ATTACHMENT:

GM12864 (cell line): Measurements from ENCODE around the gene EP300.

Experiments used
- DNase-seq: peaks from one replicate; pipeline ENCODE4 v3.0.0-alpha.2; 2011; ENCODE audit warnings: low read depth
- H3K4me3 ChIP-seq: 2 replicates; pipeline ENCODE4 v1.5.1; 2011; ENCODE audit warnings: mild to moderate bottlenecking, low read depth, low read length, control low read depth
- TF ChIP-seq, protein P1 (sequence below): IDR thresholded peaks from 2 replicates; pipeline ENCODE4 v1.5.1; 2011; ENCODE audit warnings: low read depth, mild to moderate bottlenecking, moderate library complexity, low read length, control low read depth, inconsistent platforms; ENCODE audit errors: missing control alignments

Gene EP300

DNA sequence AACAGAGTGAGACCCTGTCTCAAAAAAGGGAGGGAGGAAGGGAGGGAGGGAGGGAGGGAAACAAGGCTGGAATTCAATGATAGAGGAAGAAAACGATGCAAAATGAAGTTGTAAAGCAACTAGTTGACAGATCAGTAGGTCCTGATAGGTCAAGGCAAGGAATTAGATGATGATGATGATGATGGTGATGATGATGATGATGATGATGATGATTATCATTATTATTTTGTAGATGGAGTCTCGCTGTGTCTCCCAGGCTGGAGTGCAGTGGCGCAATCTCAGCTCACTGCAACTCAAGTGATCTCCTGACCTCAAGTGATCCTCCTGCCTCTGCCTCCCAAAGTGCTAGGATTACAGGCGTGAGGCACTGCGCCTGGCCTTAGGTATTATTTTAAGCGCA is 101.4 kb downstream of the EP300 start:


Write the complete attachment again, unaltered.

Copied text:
GM12864 (cell line): Measurements from ENCODE around the gene EP300.

Experiments used
- DNase-seq: peaks from one replicate; pipeline ENCODE4 v3.0.0-alpha.2; 2011; ENCODE audit warnings: low read depth
- H3K4me3 ChIP-seq: 2 replicates; pipeline ENCODE4 v1.5.1; 2011; ENCODE audit warnings: mild to moderate bottlenecking, low read depth, low read length, control low read depth
- TF ChIP-seq, protein P1 (sequence below): IDR thresholded peaks from 2 replicates; pipeline ENCODE4 v1.5.1; 2011; ENCODE audit warnings: low read depth, mild to moderate bottlenecking, moderate library complexity, low read length, control low read depth, inconsistent platforms; ENCODE audit errors: missing control alignments

Gene EP300

DNA sequence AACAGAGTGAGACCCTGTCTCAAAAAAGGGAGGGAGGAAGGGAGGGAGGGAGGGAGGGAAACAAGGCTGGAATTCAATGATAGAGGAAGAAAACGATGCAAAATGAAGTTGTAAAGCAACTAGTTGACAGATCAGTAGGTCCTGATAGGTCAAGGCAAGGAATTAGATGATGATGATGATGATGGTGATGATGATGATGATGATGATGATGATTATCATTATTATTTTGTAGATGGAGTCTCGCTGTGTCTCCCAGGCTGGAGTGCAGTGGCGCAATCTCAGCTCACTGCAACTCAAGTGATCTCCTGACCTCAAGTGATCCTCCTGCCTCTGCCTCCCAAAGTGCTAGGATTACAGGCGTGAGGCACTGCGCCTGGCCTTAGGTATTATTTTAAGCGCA is 101.4 kb downstream of the EP300 start: